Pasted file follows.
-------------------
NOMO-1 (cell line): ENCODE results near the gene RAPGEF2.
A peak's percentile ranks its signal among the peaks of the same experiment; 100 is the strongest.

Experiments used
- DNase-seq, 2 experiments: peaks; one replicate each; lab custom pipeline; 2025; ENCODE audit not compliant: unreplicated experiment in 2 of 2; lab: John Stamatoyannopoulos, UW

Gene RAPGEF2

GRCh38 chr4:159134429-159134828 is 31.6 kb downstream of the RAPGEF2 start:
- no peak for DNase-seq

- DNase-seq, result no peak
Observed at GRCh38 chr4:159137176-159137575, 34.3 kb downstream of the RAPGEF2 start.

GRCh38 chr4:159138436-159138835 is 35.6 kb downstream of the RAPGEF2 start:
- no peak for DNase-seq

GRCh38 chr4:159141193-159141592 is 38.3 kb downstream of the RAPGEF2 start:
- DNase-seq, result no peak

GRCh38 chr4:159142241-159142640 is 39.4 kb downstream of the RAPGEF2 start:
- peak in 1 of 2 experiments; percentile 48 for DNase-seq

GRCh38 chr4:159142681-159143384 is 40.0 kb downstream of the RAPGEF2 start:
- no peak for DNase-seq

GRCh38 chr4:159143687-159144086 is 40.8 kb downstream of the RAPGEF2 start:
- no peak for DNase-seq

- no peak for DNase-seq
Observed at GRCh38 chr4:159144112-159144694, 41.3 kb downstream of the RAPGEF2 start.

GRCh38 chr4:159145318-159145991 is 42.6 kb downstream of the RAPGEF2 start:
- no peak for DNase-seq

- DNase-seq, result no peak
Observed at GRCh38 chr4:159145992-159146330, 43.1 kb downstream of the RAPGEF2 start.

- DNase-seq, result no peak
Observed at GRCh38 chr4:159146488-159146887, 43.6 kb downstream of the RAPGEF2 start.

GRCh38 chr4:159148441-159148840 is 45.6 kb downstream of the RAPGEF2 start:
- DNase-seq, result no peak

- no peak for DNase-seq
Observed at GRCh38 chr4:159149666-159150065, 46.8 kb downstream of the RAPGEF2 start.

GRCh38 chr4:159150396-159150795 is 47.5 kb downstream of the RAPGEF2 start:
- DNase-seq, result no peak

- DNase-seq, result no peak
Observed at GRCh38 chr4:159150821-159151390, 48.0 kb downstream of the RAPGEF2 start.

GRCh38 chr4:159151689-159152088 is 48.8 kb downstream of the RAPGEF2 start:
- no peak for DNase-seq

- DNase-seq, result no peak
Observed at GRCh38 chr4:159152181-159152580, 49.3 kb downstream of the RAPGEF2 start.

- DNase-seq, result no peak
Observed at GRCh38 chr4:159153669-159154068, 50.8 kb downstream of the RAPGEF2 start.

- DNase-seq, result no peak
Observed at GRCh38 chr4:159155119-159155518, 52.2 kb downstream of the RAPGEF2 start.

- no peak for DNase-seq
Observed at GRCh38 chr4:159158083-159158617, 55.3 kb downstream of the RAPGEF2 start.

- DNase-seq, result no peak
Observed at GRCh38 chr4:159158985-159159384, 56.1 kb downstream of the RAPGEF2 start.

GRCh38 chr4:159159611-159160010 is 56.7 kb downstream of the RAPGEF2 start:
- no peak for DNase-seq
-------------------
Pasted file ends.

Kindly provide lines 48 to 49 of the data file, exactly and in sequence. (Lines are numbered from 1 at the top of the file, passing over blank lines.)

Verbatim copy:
GRCh38 chr4:159159611-159160010 is 56.7 kb downstream of the RAPGEF2 start:
- no peak for DNase-seq